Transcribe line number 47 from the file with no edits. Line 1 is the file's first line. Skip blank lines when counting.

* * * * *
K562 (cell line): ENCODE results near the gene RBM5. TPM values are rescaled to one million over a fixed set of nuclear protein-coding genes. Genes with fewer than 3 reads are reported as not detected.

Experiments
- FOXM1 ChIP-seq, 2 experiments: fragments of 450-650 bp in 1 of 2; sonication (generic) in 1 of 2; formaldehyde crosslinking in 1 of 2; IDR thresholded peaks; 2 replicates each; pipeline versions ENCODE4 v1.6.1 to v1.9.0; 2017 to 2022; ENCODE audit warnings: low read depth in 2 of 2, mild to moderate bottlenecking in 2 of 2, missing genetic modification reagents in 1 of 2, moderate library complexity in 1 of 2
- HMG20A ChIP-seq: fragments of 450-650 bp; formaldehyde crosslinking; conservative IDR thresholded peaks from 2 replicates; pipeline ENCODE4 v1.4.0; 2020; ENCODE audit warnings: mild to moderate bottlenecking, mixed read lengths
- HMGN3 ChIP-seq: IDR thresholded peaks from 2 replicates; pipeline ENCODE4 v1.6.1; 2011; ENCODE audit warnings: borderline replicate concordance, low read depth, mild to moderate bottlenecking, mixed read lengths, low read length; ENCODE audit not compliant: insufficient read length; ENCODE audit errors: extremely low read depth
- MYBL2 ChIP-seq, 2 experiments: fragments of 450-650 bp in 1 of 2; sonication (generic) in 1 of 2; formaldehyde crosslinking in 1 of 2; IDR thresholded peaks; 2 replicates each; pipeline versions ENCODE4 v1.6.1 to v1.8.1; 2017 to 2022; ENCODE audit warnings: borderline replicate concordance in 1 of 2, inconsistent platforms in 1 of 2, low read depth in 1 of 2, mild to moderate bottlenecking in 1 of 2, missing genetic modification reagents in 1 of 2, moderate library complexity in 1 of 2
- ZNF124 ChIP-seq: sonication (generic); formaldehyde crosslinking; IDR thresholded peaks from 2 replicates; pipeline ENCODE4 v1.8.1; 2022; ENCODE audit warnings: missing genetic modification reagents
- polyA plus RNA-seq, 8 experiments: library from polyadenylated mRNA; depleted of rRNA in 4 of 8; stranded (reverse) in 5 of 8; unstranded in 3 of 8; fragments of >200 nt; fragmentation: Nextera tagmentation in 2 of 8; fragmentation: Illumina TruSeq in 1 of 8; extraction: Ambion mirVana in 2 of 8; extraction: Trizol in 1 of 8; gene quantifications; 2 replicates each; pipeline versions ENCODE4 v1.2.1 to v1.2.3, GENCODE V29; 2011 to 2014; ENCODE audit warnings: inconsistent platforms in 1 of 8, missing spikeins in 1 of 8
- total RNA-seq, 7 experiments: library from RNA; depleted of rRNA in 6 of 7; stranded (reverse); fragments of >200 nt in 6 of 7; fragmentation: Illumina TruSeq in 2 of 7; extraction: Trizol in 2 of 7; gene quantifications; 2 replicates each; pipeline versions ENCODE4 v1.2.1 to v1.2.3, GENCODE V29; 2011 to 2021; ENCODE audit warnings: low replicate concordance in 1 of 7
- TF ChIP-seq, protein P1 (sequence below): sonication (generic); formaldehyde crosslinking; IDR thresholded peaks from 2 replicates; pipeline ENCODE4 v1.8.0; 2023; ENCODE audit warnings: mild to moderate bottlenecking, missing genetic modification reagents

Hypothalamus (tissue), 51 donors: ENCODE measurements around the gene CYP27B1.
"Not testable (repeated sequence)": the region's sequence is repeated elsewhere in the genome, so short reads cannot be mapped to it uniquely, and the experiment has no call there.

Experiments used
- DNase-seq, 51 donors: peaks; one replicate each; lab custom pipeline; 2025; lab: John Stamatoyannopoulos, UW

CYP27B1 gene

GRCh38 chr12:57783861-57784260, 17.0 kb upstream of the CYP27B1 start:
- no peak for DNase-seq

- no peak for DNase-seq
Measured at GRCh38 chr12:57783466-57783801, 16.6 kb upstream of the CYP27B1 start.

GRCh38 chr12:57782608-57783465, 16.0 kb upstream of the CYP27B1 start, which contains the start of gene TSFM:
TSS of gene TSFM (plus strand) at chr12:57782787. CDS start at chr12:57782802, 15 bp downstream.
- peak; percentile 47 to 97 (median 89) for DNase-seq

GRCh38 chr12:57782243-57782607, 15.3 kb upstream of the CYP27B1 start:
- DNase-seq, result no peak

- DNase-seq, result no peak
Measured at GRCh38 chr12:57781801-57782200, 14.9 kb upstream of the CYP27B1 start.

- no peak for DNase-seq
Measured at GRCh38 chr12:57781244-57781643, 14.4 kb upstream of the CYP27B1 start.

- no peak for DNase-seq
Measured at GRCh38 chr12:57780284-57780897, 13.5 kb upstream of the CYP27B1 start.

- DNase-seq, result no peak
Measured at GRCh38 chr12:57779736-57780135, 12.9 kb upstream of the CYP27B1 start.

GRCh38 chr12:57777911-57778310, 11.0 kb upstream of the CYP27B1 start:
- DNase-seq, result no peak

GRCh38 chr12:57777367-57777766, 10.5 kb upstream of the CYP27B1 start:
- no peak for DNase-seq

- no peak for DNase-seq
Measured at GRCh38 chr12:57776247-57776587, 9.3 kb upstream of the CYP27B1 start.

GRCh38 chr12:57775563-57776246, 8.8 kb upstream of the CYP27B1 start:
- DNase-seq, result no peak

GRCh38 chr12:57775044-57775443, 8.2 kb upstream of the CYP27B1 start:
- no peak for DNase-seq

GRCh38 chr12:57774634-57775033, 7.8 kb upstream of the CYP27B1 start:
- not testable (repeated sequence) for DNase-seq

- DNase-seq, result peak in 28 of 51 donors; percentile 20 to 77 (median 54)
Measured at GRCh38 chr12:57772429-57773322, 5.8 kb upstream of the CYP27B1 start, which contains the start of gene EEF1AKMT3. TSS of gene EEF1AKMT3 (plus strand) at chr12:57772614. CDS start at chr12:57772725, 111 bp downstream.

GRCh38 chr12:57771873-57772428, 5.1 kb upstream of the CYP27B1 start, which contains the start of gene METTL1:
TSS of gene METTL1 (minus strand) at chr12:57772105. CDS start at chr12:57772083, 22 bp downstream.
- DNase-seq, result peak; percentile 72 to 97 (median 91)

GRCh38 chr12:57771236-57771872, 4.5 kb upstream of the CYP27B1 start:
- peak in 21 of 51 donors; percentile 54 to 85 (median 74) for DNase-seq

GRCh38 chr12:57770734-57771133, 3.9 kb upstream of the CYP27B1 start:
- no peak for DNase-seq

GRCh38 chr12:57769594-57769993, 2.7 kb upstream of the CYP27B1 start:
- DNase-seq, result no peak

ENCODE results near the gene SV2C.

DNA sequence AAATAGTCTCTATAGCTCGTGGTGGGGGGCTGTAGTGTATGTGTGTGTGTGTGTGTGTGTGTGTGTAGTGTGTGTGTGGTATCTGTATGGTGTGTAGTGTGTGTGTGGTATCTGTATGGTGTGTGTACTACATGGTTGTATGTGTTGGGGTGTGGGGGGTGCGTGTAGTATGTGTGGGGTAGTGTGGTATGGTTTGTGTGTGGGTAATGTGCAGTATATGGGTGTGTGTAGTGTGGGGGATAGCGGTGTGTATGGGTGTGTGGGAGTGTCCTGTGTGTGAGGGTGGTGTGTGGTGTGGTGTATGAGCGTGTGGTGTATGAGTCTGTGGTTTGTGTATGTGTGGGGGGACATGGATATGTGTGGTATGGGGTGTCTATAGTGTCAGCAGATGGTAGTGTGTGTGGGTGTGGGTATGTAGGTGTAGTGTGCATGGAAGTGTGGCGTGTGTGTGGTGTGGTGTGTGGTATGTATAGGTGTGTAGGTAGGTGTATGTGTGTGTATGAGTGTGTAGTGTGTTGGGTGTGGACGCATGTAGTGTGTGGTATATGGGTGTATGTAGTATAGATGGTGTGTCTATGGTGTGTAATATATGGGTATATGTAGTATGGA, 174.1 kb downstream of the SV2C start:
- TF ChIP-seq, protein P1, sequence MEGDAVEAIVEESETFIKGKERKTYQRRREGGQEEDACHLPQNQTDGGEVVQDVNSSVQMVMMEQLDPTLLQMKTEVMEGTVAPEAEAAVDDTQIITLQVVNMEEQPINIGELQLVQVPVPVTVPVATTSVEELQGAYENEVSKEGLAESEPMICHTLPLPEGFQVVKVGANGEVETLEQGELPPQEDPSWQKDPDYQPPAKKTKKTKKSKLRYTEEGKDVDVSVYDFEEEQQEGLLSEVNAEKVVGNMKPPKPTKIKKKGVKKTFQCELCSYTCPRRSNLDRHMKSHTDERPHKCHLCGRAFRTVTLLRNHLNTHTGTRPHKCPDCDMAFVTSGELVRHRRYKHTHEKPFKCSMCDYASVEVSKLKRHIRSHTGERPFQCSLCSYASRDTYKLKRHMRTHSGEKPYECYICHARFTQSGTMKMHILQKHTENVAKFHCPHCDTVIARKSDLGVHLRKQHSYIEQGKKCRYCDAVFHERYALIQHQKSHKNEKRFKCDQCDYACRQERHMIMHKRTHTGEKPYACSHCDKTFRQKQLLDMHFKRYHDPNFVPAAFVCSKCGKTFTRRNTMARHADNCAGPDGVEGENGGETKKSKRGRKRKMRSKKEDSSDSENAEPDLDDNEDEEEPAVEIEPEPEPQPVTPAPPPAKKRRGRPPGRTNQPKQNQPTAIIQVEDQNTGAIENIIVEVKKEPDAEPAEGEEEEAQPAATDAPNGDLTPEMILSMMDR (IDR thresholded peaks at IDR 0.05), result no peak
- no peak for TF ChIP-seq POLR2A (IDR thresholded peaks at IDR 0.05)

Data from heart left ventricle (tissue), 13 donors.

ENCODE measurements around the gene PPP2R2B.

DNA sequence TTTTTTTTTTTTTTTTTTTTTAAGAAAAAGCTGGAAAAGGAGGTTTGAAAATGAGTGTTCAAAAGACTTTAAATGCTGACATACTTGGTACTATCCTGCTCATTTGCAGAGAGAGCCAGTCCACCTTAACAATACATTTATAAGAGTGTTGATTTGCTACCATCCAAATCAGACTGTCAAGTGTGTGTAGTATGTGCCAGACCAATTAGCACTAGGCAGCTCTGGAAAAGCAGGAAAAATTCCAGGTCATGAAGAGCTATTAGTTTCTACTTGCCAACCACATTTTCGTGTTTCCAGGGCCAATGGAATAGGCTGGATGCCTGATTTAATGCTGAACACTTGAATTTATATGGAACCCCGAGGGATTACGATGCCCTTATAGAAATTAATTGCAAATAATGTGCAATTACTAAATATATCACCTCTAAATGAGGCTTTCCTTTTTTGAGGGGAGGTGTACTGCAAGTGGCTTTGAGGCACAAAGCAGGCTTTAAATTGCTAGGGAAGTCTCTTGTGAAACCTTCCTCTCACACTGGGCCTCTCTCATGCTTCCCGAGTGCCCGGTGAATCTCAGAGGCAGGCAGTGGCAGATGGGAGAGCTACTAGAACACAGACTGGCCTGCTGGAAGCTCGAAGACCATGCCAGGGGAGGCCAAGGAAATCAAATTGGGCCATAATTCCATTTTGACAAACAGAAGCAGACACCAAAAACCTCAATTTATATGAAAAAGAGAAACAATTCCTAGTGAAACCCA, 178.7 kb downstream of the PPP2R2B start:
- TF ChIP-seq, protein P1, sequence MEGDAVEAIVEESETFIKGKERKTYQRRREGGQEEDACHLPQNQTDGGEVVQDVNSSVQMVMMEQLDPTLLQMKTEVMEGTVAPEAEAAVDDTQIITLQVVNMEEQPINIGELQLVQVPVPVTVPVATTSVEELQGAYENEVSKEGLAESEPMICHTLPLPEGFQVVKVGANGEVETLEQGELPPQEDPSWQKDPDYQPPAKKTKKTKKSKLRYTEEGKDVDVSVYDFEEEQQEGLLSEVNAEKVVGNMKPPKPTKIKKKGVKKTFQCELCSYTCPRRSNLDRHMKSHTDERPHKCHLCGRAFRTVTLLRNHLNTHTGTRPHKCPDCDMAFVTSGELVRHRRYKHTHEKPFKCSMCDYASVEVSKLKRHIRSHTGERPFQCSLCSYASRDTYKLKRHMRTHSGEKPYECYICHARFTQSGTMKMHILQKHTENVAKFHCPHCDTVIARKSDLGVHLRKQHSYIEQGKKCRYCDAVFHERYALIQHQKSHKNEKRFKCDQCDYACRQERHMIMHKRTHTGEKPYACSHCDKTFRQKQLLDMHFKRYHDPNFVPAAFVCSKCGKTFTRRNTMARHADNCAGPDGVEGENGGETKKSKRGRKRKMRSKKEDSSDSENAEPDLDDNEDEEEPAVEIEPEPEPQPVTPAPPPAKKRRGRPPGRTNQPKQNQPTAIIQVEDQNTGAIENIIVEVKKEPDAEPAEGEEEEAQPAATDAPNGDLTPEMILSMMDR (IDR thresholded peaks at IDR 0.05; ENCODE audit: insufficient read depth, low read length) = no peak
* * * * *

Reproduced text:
GRCh38 chr12:57771873-57772428, 5.1 kb upstream of the CYP27B1 start, which contains the start of gene METTL1: